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I'm thinking of doing a study/paper/educational-piece about different dice rolling systems in RPGs and other games. I've played RPGs in the past but it's been years so I wanted to be sure I knew the common terms and see if you all could briefly describe some of the common (or uncommon) systems for using dice. What'd I'd really love to know are examples of specific games, rolls, and the contexts in which those rolls are used. For example, in such-and-such-game you make this kind of roll for combat.

What I know of so far are

  • Target Rolls: Roll some number of dice and sum them attempting to make or break some target. You may also add or subtract some value to the dice roll. I believe I've seen instances of people dropping low or high rolls from the set as well.

  • Dice Pools: Roll some number of dice and treat each dice individually. You might check to see if some number of the pool are at or above a target value.

I'm sure I'm missing something and I know I'm missing specific games and contexts to associated with these types of rolls. I also know that this is a very broad question. I'm not looking for a comprehensive list, just some common examples and maybe some more exotic examples as well.

(Paper Clarification) The goal of the paper isn't to survey the dice systems but to discuss the mathematics of dice/dice systems in general. These systems will act as real-world examples to help motivate the math.

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The discussion in this question may be of interest: rpg.stackexchange.com/questions/15971/… –  Soulrift Jan 8 '13 at 22:18
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Here's how I would research this. Find a dice-roller program under ongoing development and improvement → look at the rolls available; find its user forums → read about the missing roll types that users want (and have wanted in the older posts about previous versions) for their games. You'll get a more complete answer and a better "in the trenches" look at current terminology than here. And I don't often say that elsewhere would give better answers! (This is how I learned about a lot of odd roll types during the heyday of Google Wave and the development of dice bits for it.) –  SevenSidedDie Jan 8 '13 at 22:30
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That's not quite fair CatLord, this sounds like more of a voluntary thing, and he's asking for help with research. Besides his motivations, it's a good question anyway. –  shatterspike1 Jan 9 '13 at 1:22
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This threatens to be a list question as there are 100k different dice rolling methods out there. If anyone thinks they can answer this without resorting to a list do; otherwise we may need to close this. –  mxyzplk Jan 9 '13 at 2:49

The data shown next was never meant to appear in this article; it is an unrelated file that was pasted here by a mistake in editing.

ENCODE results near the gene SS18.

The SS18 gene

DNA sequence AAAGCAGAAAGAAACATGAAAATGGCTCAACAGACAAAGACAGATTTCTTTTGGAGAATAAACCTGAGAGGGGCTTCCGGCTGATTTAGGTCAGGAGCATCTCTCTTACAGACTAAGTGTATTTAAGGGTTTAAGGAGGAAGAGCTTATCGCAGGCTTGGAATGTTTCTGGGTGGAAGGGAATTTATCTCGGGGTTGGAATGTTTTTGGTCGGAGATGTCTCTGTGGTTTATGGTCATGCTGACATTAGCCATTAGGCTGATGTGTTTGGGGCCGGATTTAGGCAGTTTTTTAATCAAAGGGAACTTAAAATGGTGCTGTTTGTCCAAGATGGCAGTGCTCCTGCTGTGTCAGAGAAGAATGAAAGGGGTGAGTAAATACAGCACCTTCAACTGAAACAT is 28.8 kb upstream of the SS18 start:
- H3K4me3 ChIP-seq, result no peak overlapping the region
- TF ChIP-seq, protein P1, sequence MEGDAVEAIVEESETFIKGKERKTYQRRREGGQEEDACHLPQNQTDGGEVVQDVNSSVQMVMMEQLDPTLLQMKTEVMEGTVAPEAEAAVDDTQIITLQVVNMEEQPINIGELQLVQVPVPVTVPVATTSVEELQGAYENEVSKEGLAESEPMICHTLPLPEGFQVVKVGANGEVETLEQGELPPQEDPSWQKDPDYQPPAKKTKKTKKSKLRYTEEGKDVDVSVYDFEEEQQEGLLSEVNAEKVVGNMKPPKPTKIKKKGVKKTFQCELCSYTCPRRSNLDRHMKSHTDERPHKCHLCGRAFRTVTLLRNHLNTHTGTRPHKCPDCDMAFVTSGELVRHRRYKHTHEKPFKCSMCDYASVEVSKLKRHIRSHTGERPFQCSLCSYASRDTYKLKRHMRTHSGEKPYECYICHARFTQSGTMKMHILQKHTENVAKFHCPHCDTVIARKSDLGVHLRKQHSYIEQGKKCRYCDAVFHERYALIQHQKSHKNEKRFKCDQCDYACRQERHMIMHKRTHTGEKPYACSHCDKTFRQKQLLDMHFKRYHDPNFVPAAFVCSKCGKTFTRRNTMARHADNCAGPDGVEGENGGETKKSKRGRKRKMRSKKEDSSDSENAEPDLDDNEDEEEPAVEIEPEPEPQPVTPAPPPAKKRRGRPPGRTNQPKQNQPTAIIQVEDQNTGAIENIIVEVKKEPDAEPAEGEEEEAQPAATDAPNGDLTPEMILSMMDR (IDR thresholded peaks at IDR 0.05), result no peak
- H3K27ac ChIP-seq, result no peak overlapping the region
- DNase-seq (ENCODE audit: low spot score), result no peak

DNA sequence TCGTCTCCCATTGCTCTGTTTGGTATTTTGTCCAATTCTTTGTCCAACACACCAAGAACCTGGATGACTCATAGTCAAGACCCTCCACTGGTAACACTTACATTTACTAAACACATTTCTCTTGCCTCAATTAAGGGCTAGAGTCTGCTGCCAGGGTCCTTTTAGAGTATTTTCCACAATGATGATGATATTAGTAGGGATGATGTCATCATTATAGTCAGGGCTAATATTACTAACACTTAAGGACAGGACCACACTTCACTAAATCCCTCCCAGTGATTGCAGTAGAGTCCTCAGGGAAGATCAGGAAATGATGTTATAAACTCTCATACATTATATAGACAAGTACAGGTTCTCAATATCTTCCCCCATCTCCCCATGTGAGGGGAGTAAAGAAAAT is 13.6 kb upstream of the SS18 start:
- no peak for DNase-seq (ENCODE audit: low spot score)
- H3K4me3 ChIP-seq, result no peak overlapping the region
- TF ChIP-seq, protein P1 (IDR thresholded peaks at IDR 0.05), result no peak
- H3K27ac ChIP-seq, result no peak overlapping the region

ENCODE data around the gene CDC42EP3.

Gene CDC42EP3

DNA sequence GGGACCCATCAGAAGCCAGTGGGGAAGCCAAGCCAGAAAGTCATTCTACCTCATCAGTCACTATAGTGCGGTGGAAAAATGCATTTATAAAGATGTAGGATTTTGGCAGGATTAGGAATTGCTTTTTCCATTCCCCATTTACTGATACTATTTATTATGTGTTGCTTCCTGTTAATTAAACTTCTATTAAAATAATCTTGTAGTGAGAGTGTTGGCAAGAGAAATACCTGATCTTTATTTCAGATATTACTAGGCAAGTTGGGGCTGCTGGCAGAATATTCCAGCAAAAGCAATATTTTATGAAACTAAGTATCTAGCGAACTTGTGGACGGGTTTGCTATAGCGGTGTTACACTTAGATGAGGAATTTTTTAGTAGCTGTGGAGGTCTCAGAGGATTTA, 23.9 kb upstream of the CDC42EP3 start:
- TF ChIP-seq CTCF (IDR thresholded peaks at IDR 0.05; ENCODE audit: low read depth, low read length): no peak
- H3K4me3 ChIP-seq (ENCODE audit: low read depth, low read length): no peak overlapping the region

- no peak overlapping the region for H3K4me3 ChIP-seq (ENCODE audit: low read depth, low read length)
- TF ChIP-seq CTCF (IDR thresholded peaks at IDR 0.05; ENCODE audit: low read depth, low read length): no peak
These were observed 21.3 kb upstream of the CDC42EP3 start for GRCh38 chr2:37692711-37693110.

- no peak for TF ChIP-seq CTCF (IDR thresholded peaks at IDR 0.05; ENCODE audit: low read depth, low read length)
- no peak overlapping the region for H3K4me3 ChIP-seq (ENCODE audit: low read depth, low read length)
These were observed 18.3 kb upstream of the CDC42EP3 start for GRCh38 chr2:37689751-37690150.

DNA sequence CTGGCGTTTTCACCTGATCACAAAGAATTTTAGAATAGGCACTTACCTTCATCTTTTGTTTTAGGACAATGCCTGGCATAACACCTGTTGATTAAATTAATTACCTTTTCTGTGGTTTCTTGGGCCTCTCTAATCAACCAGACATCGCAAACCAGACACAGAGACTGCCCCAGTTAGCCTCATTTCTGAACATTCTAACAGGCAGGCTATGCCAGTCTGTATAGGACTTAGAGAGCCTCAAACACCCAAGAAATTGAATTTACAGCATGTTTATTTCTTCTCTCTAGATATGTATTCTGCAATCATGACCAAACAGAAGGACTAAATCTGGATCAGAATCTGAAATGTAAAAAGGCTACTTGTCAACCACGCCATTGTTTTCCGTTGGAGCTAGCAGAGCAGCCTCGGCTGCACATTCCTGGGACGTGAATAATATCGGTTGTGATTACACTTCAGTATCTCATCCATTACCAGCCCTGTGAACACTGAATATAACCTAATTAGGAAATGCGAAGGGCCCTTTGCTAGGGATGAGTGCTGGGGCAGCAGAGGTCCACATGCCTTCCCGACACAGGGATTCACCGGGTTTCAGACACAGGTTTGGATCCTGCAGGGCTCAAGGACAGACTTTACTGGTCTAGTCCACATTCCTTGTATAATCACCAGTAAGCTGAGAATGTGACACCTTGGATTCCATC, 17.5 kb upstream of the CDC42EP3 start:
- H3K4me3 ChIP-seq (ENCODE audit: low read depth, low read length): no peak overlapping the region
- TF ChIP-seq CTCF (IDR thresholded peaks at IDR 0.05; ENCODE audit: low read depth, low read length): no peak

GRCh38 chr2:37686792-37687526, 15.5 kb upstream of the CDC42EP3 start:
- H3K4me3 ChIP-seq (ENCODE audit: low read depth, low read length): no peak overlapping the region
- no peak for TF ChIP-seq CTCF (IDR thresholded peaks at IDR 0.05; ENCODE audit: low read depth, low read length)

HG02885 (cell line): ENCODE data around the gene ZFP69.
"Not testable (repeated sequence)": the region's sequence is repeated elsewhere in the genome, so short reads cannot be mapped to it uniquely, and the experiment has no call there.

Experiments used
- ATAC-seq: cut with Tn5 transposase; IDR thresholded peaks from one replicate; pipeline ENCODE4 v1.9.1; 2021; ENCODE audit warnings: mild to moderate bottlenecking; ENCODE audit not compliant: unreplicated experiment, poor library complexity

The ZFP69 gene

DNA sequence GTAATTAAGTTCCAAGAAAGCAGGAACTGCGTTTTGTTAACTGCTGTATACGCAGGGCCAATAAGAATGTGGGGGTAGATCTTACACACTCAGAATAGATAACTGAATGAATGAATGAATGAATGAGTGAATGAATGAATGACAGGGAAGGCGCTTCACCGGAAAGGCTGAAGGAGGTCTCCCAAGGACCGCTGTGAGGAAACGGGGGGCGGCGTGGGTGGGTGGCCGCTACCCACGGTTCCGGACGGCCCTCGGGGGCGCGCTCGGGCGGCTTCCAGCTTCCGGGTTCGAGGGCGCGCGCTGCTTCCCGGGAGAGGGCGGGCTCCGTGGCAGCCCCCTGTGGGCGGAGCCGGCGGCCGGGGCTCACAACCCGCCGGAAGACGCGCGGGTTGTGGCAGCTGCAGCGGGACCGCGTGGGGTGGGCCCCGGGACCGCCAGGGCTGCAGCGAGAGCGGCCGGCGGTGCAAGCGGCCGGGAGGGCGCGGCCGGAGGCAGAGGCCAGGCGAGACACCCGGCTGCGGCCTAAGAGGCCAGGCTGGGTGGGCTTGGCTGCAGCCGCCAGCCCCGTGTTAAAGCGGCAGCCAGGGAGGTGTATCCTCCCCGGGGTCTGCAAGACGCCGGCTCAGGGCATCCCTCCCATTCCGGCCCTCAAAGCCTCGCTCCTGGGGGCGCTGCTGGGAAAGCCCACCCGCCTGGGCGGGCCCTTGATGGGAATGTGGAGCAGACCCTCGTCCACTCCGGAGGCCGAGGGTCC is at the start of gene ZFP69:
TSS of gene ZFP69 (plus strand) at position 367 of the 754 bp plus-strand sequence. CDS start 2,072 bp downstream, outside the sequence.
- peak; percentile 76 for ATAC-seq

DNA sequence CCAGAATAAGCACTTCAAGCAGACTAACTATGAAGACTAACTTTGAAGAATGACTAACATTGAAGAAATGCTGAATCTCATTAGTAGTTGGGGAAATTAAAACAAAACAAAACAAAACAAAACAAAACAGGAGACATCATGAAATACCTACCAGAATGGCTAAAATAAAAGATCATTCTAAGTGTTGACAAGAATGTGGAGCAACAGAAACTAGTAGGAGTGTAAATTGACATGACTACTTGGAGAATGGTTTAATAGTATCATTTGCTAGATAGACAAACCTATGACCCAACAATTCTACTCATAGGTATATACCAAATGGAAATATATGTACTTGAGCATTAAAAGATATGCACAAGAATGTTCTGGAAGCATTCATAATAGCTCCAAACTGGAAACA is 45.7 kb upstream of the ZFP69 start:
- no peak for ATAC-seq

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Dice programs are quite common now—lots of roleplaying is done online now, what with groups growing up and moving apart but still wanting to play together, and lone gamers who don't have any fellow gamers in even extended driving distance. –  SevenSidedDie Jan 9 '13 at 2:58
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closed as not constructive by mxyzplk Jan 9 '13 at 16:04

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3 Answers

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Dice Pools

Where in a variable number of dice are used, the number determined by some attribute or combination. Usually, only one kind of die is used.

Roll and Total

The dice in the pool are all totaled before reading, then compared to a target nuber set by difficulty. WEG's d6 system is the best known, but also several other games used similar, including Space:1889 and BTRC's EABA. Axiomatically roll-high.

Roll and Keep

A number are rolled based upon one stat, and a number totaled based upon a different stat. Best known example is L5R, but other games have used the mechanic; EABA uses a roll based upon skill, keep is best 3 in almost all cases, but a trait allows keeping a fourth in some cases. Almost every game using it is roll-high.

Roll, read best only

The dice pool is assembled, rolled, and a single die is read, and compared to a target number. A shocking number of variations on this exist. Savage Worlds is usually 2 dice rolled, 1 being a d6, the other by stat or skill; maximum counts as maximum plus another die. Chronica Feudalis is Skill and tool dice, possibly also a die from an advantage, read best.

Orcworld and Silhouette (Jovian Chronicles, Tribe 8) both have multiples count as more than the face but read as if a single die. In Silhouette, only 6's do that, so a roll of 3 6's is an 8, but a 6 and 3 5's is a 6. In Orcworld, 3 6's is an 8, but 3 5's and a 6 is a 7 (5+2).

Best Two and...